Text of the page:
TCHD’s team approach and partner mindset, is a great model for bringing a comprehensive voice to development discussions. We leverage a variety of skill sets and knowledge, including contributions from our land use and built environment specialists, consumer protection specialists, water and wastewater specialists, solid and hazardous waste specialists, as well as other public health disciplines such as smoking cessation, disease prevention, and nutrition. This multidisciplinary collaboration brings a more complete view of healthy communities to our work. We see the land development process as a way to implement a 'health in all policies' approach. This simply means we consider the potential public health impacts of development even when we do not have regulations to back us up. Our role is to be a strong voice and address the short-term and long-term potential health outcomes of land use and built environment decisions.
One of the crucial lessons we learned is that our challenges to bringing a 'health in all policies' approach to land use and built environment discussions is not unique, and that the power of regional collaboration is critical for moving the needle on these topics. We work closely with other land use and built environment professionals in our region. We are one of eight local health departments who are a part of the Regional Land Use Group, a land use and planning professionals collaborative of health departments along Colorado’s Front Range corridor. This group has been extremely important for relationship building and information sharing.
NEHA: The title of your AEC abstract submission includes the word “advocate.” In what ways are you working to show that environmental health professionals are community advocates and not hindrances to development?
Tri-County’s Land Use and Built Environment program strives to be a partner in building healthy communities. Our intention is to be a facilitator of environmentally-sound and health-promoting development. This facilitation role starts with understanding the overall goals and vision of the community, and being mindful of the goals and objectives of the development partners. Simultaneously, we must pursue the health department’s concern that environmental health issues are addressed. In this role, we often advocate for greater consideration of public and environmental health.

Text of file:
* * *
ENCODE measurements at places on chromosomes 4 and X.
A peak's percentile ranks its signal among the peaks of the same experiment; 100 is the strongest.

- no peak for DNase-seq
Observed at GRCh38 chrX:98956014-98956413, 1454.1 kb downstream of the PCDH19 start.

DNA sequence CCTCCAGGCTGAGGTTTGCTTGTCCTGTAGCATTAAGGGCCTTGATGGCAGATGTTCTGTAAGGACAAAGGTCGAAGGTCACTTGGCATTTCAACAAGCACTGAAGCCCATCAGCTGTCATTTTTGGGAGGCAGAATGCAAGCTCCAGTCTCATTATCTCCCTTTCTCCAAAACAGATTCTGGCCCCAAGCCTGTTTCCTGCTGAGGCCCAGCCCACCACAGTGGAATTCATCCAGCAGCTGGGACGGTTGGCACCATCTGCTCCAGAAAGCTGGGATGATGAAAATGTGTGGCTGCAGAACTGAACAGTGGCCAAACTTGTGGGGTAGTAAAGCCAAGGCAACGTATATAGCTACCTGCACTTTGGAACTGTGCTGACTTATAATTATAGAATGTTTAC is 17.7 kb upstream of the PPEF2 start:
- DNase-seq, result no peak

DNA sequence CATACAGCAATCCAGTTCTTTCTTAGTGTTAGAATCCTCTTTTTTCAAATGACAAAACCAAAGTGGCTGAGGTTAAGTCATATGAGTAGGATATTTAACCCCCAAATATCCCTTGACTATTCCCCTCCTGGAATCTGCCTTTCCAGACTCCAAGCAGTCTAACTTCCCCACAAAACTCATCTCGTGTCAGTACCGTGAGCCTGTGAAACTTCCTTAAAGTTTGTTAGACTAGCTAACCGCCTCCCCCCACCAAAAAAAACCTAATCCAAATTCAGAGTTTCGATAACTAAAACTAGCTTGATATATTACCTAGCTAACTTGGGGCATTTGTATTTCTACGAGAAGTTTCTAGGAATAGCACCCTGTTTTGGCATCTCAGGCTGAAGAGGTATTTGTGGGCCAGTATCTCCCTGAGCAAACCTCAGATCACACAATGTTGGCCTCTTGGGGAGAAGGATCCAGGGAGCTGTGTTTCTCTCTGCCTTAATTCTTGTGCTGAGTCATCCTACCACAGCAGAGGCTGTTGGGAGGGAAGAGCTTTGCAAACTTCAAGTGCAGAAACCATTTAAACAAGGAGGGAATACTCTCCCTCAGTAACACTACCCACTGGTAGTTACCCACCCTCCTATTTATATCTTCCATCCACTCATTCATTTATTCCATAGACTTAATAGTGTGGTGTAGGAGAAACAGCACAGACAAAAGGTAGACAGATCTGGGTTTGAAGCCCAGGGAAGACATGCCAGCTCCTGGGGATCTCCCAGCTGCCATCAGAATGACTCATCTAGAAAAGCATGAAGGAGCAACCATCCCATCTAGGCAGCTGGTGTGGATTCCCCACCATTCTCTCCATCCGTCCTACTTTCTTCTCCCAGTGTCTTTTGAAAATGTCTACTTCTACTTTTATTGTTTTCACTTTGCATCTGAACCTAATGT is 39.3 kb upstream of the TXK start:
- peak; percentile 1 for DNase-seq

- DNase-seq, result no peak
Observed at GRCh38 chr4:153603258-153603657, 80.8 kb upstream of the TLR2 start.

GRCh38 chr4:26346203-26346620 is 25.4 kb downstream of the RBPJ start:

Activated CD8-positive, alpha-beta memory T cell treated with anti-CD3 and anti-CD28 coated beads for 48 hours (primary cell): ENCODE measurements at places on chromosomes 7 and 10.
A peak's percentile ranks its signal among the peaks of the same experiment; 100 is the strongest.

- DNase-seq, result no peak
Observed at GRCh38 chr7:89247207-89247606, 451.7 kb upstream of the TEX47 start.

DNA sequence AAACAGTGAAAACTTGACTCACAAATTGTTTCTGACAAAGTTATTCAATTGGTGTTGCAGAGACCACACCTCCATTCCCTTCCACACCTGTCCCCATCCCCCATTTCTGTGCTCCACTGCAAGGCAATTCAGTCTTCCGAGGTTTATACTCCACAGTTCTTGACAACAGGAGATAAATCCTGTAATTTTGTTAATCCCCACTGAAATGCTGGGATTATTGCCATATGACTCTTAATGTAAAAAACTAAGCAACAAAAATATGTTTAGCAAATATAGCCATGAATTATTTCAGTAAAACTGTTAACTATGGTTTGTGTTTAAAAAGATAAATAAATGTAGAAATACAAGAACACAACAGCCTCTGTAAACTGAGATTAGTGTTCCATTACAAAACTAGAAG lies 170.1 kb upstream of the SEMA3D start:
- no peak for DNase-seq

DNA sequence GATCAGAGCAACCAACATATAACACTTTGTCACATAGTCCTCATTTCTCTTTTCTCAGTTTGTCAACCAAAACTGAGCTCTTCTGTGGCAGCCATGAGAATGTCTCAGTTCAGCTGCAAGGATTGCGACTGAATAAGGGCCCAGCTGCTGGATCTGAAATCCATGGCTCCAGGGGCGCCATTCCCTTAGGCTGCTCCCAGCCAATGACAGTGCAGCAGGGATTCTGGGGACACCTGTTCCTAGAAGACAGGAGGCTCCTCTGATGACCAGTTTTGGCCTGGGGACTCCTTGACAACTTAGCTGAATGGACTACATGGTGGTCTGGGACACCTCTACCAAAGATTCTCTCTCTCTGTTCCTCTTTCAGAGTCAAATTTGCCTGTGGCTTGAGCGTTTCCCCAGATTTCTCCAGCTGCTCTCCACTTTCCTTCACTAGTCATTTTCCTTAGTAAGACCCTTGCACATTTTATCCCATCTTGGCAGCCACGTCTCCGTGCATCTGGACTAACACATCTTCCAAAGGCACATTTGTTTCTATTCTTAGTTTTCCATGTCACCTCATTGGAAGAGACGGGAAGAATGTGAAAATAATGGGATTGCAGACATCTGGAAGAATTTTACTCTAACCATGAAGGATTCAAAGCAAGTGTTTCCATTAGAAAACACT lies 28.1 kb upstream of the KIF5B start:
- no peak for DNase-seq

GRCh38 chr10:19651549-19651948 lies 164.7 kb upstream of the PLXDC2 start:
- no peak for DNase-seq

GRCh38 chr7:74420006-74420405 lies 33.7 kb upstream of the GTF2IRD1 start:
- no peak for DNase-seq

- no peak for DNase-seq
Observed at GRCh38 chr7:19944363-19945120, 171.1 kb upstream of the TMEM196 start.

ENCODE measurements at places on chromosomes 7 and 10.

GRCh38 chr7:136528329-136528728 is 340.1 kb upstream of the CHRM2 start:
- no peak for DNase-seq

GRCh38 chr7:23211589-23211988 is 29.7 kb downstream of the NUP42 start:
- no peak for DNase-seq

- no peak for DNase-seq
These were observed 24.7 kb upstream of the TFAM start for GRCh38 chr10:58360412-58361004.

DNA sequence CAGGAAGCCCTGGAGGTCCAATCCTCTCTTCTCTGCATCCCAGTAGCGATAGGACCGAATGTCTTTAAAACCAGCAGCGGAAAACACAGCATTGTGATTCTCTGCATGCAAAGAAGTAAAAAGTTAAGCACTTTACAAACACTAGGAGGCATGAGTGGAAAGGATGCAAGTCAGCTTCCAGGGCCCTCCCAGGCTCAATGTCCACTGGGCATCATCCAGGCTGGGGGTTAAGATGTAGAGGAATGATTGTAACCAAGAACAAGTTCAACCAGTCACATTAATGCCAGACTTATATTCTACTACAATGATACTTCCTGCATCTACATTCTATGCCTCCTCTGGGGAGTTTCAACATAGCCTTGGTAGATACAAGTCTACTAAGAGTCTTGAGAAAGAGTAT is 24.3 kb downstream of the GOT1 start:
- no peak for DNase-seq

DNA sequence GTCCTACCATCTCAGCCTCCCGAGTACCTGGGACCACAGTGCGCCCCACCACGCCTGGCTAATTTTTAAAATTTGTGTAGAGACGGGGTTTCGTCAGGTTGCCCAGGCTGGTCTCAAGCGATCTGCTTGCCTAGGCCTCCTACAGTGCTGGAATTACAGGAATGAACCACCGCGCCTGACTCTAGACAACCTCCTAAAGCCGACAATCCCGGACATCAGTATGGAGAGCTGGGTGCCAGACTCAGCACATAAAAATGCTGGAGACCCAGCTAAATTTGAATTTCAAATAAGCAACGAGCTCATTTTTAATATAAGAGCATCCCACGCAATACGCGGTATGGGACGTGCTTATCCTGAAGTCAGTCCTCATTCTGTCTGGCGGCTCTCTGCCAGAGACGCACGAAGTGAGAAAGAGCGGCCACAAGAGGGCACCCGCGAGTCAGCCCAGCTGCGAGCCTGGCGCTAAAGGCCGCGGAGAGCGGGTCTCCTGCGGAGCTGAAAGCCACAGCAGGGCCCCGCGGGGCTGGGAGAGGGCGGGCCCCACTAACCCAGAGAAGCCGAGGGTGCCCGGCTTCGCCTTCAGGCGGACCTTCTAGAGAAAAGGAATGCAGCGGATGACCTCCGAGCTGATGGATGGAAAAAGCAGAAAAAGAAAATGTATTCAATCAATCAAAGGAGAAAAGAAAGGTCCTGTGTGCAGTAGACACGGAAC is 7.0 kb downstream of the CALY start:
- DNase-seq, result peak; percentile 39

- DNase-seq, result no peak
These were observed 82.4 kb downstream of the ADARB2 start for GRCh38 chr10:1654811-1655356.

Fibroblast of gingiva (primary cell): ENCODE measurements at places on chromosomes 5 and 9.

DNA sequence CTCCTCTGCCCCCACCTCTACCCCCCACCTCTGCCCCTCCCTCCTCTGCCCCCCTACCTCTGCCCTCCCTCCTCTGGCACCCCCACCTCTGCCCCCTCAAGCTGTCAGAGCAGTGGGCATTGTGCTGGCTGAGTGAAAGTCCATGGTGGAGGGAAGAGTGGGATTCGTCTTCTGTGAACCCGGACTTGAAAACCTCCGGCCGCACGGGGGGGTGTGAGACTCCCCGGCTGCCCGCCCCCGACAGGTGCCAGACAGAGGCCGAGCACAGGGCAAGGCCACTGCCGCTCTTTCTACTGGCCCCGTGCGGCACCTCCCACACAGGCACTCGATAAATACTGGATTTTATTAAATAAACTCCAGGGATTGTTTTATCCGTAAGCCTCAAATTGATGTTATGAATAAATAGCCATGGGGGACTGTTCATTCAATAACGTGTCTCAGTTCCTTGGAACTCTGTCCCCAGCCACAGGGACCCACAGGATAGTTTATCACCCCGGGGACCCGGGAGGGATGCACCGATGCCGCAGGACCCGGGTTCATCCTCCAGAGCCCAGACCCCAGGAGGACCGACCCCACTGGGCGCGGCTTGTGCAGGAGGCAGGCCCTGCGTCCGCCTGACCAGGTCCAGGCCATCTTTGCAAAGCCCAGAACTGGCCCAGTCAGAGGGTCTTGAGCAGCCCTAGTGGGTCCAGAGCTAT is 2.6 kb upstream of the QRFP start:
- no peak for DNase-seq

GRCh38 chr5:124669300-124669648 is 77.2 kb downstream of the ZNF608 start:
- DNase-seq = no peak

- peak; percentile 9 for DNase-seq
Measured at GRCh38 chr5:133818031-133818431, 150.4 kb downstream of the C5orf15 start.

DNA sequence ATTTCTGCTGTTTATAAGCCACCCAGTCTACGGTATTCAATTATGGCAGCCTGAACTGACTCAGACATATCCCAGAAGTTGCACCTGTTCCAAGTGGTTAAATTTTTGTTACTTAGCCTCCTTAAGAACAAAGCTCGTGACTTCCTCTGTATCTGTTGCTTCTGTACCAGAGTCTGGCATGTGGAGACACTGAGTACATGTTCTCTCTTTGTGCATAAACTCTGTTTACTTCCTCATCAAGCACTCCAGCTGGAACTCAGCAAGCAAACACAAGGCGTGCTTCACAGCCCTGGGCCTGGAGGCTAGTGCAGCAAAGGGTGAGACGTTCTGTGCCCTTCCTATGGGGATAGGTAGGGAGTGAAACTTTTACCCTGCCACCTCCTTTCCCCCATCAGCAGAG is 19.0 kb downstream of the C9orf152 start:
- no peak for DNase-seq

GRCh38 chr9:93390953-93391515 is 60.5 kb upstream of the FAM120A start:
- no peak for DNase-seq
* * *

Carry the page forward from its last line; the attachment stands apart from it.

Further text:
The perception of being a hindrance often comes when parties feel that the development is being slowed down. To avoid being perceived as a hindrance, we aim to bring information early to the development process. This includes conversations with the developer and the city or county planner, attending community meetings, and checking in with other agencies who may have similar recommendations for the proposed development so that we find solutions early.
NEHA: You mentioned you have a background in community organizing in your biography. How has this shaped or influenced your career?
Lynch: One of the key lessons I learned as a community organizer is that engaged neighborhood residents are the most tuned in to what their community needs to thrive. This lesson is central to my career and my interest in supporting communities as they build places where all residents can live a healthy life. As a professional in the public sector, I try to stay informed and engaged in community processes so I can understand the needs and desires of residents and do my best to support their vision.
Sheila Lynch and Kathy Boyer will be sharing more about their work at the 2018 Annual Educational Conference (AEC) & HUD Healthy Homes Conference, June 25-28, in Anaheim, CA.
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This project was facilitiated by NEHA staff members Jonna Ashley (Membership Manager) and Nancy Finney, MPA (Technical Editor).